I would cover my life with words. I would spray the whole bloody world with words. They were still all that I had but at last they were getting me places.

We have come to expect irreverence from Fry, and despite his having become part of the cultural fabric of Britain he does not shrink from pinning his heterodox, even heretical colours to the mast. In today's sexual climate, where even the vaguest whiff of intergenerational sexuality is enough to provoke hysterical outcries from the righteous right, Fry dares to state his case openly and unashamedly.

'To find anything or anyone of any gender, age or species sexually attractive' is not to be regarded as 'shameful' or deserving of our apology, 'in spite of our suicidal attempts to convince ourselves otherwise'. Here 'suicidal' is loaded with a double meaning: the literal meaning is apparent, but it also hints at the wider sense in which many an Englishman – and the society of which he is part – continues to smother his/its own irrepressible yearnings under a blanket of denial and guilt. Fry goes on:

       I will not apologise for the urgings of my genitals nor, most certainly, will I ever apologise for the urgings of my heart. I may regret those urgings, rue them deeply and occasionally damn, blast and wish them to hell, but apologise – no: not where they do no harm. A culture that demands people apologise for something that is not their fault: that is as good a definition of tyranny as I can think of.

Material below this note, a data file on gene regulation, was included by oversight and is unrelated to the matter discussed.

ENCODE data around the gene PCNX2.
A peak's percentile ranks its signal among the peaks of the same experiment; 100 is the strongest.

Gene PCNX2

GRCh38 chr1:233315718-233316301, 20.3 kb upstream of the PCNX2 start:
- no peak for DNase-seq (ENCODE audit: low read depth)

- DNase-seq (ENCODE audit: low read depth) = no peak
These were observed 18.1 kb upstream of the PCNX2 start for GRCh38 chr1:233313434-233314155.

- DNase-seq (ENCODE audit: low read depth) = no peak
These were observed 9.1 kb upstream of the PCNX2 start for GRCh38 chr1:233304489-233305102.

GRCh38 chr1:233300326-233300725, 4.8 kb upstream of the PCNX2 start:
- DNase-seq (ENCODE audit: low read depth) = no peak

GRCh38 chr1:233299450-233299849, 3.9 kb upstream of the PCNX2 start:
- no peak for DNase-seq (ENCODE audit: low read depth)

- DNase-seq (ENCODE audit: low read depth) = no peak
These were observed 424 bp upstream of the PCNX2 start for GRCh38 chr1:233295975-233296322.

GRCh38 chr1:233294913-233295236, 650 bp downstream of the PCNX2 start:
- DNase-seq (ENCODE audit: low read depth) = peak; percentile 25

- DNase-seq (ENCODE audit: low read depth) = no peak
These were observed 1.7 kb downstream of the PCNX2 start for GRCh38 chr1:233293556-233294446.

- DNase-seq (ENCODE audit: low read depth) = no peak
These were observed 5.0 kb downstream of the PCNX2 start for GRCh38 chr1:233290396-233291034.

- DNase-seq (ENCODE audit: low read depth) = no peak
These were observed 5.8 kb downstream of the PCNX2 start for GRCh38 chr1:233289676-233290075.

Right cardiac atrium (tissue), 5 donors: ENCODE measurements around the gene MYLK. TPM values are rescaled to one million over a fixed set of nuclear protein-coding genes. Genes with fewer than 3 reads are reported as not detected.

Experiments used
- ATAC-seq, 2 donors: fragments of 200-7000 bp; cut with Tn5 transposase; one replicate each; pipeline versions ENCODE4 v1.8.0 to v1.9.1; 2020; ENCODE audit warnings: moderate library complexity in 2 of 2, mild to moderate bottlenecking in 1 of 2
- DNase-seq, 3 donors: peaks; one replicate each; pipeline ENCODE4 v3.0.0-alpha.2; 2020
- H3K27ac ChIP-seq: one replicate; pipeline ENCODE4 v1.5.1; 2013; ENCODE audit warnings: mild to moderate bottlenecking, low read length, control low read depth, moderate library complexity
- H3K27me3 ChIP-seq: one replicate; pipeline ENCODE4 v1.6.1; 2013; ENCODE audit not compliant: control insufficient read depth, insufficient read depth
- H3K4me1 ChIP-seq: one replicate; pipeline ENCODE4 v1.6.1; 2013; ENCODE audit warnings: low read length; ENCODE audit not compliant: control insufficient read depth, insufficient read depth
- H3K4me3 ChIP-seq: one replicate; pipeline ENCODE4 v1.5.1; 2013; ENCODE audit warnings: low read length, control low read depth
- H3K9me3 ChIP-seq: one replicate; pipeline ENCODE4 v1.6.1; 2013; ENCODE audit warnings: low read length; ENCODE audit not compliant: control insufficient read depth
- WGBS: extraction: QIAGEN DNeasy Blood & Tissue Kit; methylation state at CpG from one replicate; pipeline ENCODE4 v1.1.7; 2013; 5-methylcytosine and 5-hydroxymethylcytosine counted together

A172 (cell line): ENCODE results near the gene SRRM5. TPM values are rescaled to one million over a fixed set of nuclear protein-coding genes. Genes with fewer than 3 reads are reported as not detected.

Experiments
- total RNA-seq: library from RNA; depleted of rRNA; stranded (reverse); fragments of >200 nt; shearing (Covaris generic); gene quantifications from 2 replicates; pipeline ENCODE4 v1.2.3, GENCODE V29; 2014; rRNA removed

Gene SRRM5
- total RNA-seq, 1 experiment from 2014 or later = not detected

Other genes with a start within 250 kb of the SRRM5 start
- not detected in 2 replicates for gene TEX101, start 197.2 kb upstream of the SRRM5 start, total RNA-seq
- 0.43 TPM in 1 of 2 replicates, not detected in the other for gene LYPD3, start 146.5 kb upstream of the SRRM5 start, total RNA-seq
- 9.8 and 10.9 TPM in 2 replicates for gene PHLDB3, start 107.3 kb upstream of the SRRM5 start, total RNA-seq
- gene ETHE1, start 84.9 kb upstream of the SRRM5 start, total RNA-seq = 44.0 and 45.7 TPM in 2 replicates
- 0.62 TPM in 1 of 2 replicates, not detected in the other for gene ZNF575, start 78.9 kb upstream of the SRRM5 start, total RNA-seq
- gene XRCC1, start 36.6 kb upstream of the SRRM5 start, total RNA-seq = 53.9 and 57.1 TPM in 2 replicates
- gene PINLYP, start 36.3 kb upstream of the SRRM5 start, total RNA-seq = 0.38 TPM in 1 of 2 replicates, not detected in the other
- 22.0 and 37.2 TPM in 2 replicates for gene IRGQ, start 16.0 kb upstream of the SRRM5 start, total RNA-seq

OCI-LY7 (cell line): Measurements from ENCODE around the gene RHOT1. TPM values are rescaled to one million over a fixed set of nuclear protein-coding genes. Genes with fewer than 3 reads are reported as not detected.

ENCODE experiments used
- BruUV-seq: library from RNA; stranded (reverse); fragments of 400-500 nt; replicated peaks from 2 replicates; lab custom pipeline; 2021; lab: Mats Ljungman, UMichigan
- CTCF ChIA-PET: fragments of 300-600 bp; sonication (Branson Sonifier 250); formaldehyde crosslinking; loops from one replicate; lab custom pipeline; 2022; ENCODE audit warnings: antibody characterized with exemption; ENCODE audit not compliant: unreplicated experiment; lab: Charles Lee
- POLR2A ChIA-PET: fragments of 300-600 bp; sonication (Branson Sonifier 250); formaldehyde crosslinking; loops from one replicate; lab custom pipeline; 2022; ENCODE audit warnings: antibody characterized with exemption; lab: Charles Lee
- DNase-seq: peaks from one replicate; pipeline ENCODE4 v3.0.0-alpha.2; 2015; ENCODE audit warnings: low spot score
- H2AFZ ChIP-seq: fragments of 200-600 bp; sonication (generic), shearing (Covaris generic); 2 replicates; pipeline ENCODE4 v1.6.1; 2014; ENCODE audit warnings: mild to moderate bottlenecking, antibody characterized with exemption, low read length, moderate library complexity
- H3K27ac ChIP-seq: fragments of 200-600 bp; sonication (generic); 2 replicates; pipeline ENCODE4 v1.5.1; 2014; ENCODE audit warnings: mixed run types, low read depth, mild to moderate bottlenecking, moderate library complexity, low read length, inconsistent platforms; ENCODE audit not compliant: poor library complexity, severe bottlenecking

Fry has made a number of literary forays into the world of paederasty. He touches on it (if that is the appropriate verb to use in the context) in The Liar and The Hippopotamus, and it forms the main subject of the play Tobacco and Boys which – despite the contentious subject matter – earned him an Edinburgh Festival Fringe First award in the very early days of his writing career. Alan Bennett is the only other contemporary British writer of note I can think of who explores the theme in as direct and frank a manner as does Fry. Comedians can explore taboo subjects because they enable us to laugh away our discomfort from a distance; writers may bring us dangerously close to the subject, and in so doing are far more likely to evoke tears than laughter. Stephen Fry does Oscar Wilde a great service, perhaps more so than ever the perfidious Lord Alfred Douglas did – for he is willing to confront, with a disarming and persuasive candour, 'the Love that dare not speak its name'.


Other Reviews

'This is one of the most extraordinary and affecting biographies I have read' Daily Mail

 'He writes superbly about his family, about his homosexuality, about the agonies of childhood... some of his bursts of simile take the breath away...' Observer

 'Fry can be funny about anything' Good Book Guide

 'So charming and acute that one cannot help forgiving him' Daily Express